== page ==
‘Trans people serve at higher rates than most Americans’: UCLA experts on Trump’s transgender military ban

‘A ban on military service by transgender individuals would negatively impact thousands of transgender people’

Yesterday, Donald Trump announced on Twitter his decision to ban trans people from military service, declaring: “Our military must be focused on decisive and overwhelming victory and cannot be burdened with the tremendous medical costs and disruption that transgender in the military would entail.”

The decision has been roundly criticized as a step backward from the end of the “Don’t Ask, Don’t Tell” that was lifted only five years ago under President Obama.

Many that disagreed with Trump’s statements cited a 2014 study out of UCLA’s Williams Institute, a research based institute out of UCLA’s School of Law. The group is focused on LGBTQ+ issues and conducts polls, studies, legal research, and public policy analysis.

The peer reviewed study “Transgender Military Service in the United States” estimates “approximately 15,500 transgender individuals are serving on active duty or in the Guard or Reserve forces.” The 15,500 figure has been cited countless times, even by high-profile individuals such as Caitlyn Jenner.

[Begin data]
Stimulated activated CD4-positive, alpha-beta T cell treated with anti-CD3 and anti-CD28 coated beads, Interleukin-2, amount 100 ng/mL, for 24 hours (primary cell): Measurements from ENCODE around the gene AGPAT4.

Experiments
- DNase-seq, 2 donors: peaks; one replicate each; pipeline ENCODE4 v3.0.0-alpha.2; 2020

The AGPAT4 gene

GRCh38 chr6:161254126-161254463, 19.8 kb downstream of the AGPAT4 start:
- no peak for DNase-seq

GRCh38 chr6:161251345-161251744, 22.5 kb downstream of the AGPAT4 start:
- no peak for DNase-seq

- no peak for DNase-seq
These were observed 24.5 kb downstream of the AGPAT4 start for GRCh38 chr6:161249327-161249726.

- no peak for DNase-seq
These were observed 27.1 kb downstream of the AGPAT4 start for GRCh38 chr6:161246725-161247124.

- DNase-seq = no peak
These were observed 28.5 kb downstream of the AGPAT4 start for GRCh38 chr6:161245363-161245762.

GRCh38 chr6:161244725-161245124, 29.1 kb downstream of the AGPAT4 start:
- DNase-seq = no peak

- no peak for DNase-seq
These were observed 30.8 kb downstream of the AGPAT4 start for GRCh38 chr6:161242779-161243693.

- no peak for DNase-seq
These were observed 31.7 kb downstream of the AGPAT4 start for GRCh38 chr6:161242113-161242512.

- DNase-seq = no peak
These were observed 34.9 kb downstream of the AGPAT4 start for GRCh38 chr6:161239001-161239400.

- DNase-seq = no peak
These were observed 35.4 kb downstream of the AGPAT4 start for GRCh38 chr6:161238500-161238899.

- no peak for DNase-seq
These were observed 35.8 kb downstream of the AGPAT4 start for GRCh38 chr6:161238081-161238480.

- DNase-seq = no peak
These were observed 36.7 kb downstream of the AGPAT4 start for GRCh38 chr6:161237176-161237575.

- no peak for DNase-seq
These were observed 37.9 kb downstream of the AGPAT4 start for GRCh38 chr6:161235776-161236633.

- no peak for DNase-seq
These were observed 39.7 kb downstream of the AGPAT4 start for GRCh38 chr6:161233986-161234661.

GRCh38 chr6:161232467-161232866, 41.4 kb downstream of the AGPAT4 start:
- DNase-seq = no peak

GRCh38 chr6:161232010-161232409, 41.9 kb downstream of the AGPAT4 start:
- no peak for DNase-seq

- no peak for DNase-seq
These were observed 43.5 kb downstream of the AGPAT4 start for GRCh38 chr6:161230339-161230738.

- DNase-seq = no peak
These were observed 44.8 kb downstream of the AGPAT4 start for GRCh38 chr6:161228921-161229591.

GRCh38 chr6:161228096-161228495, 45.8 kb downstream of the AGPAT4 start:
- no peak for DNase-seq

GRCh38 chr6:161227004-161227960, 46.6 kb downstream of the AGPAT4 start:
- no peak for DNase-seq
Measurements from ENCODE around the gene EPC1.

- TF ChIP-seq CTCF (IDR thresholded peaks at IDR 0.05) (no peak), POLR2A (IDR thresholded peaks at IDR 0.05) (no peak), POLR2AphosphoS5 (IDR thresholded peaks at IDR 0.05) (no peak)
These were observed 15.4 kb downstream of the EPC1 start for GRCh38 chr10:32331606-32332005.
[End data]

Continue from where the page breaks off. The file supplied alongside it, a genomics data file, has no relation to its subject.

Some questioned the validity of the number for belief that it was too high, as trans people are such a small percentage of the overall population.

The Williams Institute’s Jody Herman said in a press release to The Tab: “It is a consistent finding in research that has been conducted over many years that transgender people serve in the military at rates even higher than the U.S. general population.”

The Williams Institute’s study says that “29.6 percent of respondents [to the study] assigned male at birth reported that they have served in the armed forces along with 6 percent of those assigned female at birth.” Compare that to The New York Times’s 2013 estimate that less than 0.5 percent of the general population currently serves in the armed forces.

In regards to Trump’s statements about the cost of transgender people in the military, the Williams Institute calls into doubt his assertion.

In a second study conducted by the Institute, it was discovered that “little to no costs [were] associated with providing transition-related health care for employees.” What’s more, it was reported in a study conducted by the RAND Corporation that “transition-related health care in the military would be at most $8.4 million over the course of one year, representing 0.13 percent of the $6 billion annual health care expenditure for active duty service members.”

Overall, Herman says, “A ban on military service by transgender individuals would negatively impact thousands of transgender people who are already serving and in no way would such a ban be a cost-saving measure.”